Extragonadal germ cell tumors can be benign
(noncancer) or malignant
(cancer). Benign extragonadal germ cell tumors are called benign teratomas. These are more common than malignant extragonadal germ cell tumors and often are very large.
Malignant extragonadal germ cell tumors are divided into two types, nonseminoma
and seminoma. Nonseminomas tend to grow and spread more quickly than seminomas. They usually are large and cause signs
If untreated, malignant extragonadal germ cell tumors may spread to the lungs, lymph nodes, bones, liver, or other parts of the body.
For information about germ cell tumors
in the ovaries and testicles, see the following PDQ
Age and gender can affect the risk of extragonadal germ cell tumors.
Anything that increases your chance of getting a disease is called a risk factor. Having a risk factor does not mean that you will get cancer; not having risk factors doesn’t mean that you will not get cancer. Talk with your doctor if you think you may be at risk. Risk factors for malignant extragonadal germ cell tumors include the following:
Signs and symptoms of extragonadal germ cell tumors include breathing problems and chest pain.
Malignant extragonadal germ cell tumors may cause signs and symptoms as they grow into nearby areas. Other conditions
may cause the same signs and symptoms. Check with your doctor if you have any of the following:
Imaging and blood tests are used to detect (find) and diagnose extragonadal germ cell tumors.
The following tests and procedures may be used:
and history: An exam of the body to check general signs of health, including checking for signs of disease, such as lumps or anything else that seems unusual. The testicles may be checked for lumps, swelling, or pain. A history of the patient's health habits and past illnesses and treatments will also be taken.
Chest x-ray: An x-ray
of the organs and bones inside the chest. An x-ray is a type of energy beam that can go through the body and onto film, making a picture of areas inside the body.
Serum tumor marker test: A procedure in which a sample of blood
is examined to measure the amounts of certain substances released into the blood by organs, tissues, or tumor cells in the body. Certain substances are linked to specific types of cancer when found in increased levels in the blood. These are called tumor markers. The following three tumor markers are used to detect extragonadal germ cell tumor:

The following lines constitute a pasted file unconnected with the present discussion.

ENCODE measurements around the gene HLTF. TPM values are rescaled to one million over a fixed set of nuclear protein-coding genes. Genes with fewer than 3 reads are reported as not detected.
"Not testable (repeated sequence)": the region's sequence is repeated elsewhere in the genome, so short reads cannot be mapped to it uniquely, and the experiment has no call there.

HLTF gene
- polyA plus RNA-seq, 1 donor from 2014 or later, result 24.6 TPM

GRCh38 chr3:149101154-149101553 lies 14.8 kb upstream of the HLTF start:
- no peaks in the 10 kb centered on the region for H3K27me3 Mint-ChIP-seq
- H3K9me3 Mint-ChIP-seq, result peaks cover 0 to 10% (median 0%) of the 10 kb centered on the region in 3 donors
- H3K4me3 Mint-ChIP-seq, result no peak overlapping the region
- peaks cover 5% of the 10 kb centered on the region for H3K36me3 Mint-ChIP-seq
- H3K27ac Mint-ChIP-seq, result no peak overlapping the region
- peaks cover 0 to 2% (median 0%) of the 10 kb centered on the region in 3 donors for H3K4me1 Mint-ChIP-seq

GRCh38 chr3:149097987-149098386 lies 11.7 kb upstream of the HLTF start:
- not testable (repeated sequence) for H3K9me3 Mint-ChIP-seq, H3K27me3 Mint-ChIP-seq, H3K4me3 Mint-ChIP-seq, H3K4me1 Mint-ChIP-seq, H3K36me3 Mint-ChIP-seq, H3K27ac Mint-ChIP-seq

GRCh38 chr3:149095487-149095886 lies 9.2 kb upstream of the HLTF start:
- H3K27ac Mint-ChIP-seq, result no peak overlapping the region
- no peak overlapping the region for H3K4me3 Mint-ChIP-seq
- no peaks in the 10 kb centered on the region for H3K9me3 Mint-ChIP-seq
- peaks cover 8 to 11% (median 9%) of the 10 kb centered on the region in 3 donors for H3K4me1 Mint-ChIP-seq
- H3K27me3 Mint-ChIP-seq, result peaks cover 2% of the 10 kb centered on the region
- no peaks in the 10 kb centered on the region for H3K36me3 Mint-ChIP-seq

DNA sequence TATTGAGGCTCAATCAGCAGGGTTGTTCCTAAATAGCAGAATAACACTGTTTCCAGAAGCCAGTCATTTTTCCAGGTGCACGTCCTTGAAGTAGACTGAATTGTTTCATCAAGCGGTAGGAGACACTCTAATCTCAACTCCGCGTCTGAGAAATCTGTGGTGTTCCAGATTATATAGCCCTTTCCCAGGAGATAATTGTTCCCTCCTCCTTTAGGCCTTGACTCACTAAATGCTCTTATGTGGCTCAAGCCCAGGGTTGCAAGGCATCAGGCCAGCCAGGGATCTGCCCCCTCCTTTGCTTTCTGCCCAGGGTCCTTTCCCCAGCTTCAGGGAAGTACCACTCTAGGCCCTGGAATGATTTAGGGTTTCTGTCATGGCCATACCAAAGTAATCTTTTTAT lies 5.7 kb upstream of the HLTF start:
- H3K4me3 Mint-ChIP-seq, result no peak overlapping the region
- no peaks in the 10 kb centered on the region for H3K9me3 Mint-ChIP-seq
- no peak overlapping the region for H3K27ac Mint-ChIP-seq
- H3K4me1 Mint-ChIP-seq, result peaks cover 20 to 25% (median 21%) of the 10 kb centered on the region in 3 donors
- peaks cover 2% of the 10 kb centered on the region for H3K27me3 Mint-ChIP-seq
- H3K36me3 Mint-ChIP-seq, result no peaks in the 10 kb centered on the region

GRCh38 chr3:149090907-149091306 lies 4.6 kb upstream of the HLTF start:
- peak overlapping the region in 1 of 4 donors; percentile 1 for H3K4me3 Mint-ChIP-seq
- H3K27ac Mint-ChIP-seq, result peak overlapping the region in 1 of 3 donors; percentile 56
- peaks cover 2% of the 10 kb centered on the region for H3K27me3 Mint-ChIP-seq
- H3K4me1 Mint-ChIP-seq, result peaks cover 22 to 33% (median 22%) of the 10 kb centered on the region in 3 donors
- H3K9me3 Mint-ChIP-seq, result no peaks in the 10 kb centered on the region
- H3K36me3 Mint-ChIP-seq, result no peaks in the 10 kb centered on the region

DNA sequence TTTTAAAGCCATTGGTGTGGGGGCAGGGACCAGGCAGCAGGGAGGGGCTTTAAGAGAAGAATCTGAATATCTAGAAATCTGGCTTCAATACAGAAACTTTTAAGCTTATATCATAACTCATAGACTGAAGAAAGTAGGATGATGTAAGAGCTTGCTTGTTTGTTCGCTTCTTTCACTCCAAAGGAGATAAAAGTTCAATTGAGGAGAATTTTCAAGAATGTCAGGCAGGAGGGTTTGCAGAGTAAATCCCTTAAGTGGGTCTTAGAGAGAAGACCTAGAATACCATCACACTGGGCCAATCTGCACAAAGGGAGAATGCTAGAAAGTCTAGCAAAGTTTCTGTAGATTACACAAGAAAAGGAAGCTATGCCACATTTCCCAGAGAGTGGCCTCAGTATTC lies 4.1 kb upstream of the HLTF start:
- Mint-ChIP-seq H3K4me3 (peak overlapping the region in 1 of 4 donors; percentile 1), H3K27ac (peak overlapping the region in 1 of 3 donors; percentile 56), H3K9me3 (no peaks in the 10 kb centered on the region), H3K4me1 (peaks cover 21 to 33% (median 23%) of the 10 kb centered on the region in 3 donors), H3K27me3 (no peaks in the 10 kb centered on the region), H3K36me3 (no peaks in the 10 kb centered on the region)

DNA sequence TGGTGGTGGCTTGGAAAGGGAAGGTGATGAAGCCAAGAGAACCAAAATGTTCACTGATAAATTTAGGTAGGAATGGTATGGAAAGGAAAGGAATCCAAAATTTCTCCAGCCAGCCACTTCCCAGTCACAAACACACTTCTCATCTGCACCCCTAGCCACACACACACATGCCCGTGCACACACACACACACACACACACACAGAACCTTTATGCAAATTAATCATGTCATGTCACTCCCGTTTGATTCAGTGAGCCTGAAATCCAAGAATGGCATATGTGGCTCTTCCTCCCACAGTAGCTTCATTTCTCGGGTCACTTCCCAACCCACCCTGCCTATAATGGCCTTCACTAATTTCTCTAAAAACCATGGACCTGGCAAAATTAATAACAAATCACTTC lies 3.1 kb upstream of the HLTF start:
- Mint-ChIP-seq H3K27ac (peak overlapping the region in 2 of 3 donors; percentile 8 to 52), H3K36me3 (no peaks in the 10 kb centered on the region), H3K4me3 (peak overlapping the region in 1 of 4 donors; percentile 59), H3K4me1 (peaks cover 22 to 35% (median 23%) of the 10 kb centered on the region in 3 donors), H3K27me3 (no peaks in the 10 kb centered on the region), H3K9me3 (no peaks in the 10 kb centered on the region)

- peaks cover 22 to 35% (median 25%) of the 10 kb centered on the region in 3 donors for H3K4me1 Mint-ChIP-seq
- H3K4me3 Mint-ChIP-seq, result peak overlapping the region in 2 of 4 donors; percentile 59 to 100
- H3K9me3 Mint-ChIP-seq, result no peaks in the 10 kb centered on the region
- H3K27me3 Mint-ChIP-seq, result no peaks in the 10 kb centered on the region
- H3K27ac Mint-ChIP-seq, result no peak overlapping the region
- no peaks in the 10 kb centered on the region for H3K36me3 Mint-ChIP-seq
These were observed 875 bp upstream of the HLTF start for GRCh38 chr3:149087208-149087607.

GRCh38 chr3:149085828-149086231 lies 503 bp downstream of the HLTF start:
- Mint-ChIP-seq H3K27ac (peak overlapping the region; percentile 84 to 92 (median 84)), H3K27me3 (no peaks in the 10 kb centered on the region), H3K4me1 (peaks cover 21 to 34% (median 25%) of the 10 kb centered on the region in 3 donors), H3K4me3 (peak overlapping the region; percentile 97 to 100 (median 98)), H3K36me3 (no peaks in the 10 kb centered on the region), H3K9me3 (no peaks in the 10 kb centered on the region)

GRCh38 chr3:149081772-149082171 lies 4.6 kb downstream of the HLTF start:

Blood levels of the tumor markers help determine if the tumor is a seminoma or nonseminoma.
(CAT scan): A procedure that makes a series of detailed pictures of areas inside the body, taken from different angles. The pictures are made by a computer linked to an x-ray machine. A dye
may be injected
into a vein
or swallowed to help the organs or tissues show up more clearly. This procedure is also called computed tomography, computerized tomography, or computerized axial tomography.
Sometimes a CT scan and a PET scan
are done at the same time. A PET scan is a procedure to find malignant tumor cells in the body. A small amount of radioactiveglucose
(sugar) is injected into a vein. The PET scanner
rotates around the body and makes a picture of where glucose is being used in the body. Malignant tumor cells show up brighter in the picture because they are more active and take up more glucose than normal cells do.
When a PET scan and CT scan are done at the same time, it is called a PET-CT.
Biopsy: The removal of cells or tissues so they can be viewed under a microscope
by a pathologist
to check for signs of cancer. The type of biopsy used depends on where the extragonadal germ cell tumor is found.